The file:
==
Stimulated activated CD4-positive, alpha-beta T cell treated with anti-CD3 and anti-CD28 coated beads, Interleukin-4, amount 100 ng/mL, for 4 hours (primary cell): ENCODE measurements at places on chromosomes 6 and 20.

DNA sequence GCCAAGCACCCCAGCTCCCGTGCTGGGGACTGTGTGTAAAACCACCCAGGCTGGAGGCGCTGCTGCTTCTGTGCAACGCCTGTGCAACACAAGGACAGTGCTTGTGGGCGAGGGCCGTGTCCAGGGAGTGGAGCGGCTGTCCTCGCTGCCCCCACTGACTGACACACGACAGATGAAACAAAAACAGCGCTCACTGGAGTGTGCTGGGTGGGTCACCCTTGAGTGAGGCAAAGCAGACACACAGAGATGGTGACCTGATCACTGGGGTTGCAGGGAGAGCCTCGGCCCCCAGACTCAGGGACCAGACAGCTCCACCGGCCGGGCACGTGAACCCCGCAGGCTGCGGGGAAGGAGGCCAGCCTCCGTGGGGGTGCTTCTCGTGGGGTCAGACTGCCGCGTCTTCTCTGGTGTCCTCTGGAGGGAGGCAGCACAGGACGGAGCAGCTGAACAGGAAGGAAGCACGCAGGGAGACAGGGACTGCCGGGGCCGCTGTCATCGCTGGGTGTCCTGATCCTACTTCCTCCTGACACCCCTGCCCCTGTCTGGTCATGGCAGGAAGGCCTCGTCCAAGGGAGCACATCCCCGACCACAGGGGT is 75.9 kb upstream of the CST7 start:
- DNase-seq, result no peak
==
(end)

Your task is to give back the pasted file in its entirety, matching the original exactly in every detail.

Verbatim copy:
Stimulated activated CD4-positive, alpha-beta T cell treated with anti-CD3 and anti-CD28 coated beads, Interleukin-4, amount 100 ng/mL, for 4 hours (primary cell): ENCODE measurements at places on chromosomes 6 and 20.

DNA sequence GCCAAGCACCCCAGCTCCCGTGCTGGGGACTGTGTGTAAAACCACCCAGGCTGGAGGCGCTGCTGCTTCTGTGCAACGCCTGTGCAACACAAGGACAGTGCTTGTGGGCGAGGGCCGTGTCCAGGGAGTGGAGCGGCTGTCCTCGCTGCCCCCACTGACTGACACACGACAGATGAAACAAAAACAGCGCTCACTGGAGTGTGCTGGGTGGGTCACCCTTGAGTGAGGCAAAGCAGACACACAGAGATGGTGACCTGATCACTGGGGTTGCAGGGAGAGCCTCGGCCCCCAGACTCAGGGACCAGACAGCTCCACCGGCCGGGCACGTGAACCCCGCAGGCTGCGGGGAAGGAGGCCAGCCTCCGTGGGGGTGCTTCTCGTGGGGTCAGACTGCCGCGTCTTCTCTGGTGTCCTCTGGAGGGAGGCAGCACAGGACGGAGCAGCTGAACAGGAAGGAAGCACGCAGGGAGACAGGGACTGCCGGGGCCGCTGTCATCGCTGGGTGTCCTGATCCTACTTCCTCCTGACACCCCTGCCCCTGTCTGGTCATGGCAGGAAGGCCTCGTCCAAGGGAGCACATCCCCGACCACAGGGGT is 75.9 kb upstream of the CST7 start:
- DNase-seq, result no peak